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Precis File
SHIP NAME: Corinthos KEY: NUM. ENTRIES: 2
source USCG
type D
volume
material
dead 26
link http://www.uscg.mil/h1/g-m/moa/boards/edgarmqueeny.pdf

Queeny, an American flag, products carrier, part loaded, was being turned 180 degrees in Delaware River. This inherently dangerous manuever was required since the Queeny was making multiple discharges along the river. This apparently was normal practice. Pilot misjudged and struck Corinthos which was discharging on the other side of the river at the BP terminal. on the port bow. While the penetration was not deep, they managed to hit one of the non-inerted tanks that were being discharged. That tank caught fire immediately. Corinthos ended up being destroyed with 26 dead. Time was just after midnight but weather and visibility were good. Contributory factors were pilot talking to another vessel he was worried about downriver, and the fact that half the channel was closed for dredging.


source CTX
type D
volume
material
dead 26
link

Corinthos was not inerted which could easily have made the difference. Twin screw would have given pilot more manueverabilty, even though Queeny had a bow thruster. Problem with single screw is that you have to have way on to have substantial turning moment.

Since the Corinthos had been discharging for some time, looks like most spill volume estimates are high. Hooke says "nearly completion of discharge of her 52,973 tons of Algerian crude oil".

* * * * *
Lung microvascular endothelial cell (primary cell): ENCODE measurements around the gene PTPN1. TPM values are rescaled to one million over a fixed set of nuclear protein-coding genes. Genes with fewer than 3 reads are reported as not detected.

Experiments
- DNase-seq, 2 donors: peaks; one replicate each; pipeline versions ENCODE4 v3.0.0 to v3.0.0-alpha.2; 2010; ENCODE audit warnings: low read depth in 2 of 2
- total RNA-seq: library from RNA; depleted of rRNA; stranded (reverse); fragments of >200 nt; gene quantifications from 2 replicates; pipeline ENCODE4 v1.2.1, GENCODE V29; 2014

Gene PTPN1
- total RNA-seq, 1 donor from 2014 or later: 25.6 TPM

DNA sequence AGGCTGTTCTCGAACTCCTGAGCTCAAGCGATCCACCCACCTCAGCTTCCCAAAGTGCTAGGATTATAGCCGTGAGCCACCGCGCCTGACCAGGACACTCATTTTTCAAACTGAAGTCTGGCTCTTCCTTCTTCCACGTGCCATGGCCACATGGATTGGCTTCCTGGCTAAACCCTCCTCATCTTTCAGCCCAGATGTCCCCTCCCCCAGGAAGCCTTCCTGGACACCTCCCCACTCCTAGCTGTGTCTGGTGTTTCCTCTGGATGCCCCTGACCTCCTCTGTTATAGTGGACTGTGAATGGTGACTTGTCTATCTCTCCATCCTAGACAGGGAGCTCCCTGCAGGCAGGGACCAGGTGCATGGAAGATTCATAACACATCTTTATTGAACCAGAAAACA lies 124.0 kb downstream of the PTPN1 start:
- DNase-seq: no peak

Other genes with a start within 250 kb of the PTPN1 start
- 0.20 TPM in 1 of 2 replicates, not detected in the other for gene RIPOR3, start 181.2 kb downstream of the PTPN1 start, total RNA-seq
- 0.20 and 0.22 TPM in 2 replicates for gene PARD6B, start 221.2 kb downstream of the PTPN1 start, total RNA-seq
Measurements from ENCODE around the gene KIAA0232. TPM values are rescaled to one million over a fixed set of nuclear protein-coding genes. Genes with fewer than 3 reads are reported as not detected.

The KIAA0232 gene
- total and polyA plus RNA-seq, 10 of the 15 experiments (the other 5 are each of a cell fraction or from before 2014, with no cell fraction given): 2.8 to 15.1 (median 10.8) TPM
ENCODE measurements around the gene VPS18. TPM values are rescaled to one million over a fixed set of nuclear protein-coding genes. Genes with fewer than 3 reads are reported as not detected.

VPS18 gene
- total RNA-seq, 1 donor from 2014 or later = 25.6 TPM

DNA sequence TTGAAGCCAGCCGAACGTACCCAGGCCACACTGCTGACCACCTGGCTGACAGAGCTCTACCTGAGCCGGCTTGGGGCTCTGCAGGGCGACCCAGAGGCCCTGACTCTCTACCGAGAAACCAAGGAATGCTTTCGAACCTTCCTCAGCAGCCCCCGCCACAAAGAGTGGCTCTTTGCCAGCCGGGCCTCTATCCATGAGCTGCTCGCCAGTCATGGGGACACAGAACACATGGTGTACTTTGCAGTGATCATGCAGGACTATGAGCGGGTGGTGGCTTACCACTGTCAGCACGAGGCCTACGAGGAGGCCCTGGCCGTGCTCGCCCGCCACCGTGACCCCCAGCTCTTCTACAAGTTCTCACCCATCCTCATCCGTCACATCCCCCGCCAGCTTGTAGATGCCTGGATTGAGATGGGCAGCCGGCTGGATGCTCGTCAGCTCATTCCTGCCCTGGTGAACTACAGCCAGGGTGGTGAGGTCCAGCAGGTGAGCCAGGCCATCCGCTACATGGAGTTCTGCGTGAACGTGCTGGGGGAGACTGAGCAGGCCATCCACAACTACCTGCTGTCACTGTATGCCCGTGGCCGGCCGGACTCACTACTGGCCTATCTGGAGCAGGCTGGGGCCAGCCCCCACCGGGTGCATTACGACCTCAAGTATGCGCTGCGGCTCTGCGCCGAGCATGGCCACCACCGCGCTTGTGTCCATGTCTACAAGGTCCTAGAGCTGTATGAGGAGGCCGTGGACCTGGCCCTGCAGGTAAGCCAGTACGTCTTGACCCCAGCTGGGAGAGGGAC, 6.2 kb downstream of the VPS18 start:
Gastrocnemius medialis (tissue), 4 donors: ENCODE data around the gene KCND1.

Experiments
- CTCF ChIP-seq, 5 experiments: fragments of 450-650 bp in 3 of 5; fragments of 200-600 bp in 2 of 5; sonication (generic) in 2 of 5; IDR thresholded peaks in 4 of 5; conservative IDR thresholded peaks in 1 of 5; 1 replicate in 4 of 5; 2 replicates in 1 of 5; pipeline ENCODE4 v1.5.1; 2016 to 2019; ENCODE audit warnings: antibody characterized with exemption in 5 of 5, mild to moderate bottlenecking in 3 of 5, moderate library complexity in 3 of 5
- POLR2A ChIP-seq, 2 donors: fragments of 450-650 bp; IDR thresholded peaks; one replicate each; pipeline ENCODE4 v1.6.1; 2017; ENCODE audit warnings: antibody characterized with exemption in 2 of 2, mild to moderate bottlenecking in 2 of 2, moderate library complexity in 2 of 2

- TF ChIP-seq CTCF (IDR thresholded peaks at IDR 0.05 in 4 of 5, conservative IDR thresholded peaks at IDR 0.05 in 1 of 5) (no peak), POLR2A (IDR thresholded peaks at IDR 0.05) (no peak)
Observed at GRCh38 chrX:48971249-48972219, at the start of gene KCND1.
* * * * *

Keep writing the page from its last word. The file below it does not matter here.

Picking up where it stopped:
We need more info on depth of penetration, to say whether double sides would have helped. Very few collision in which one ship's bow is the penetrator result in less than 2 meters penetration. But this might have been one. The USCG indicates the Queeny speed on impact was very low, angle 39 degrees, and somewhat inconsistently Queeny anchor was an important factor in the amount of penetration. Hooke says Queeny had damage to bow, forecastle, and port side shell in way of No 4 port tank. USCG calls the Queeny steel damage minor.

About 3 minutes prior to impact, Queeny Master over-ruled Pilot and went astern. But it took a minute to switch the engine over. During that period, the turn rate slowed from 19 degrees per minute to 12 degrees per minute, which may have made the difference. After the engine was actually going astern, it would have kicked the stern to port assisting the starboard turn, but generating stern swing.

Therre is some evidence that the rudder was left hard starboard went they went astern. If this mistake actually was made, Once the flow over the rudder was reversed, a starboard rudder would have pushed the stern to starboard. then it to could have made the difference. USCG seems not to have made much of this.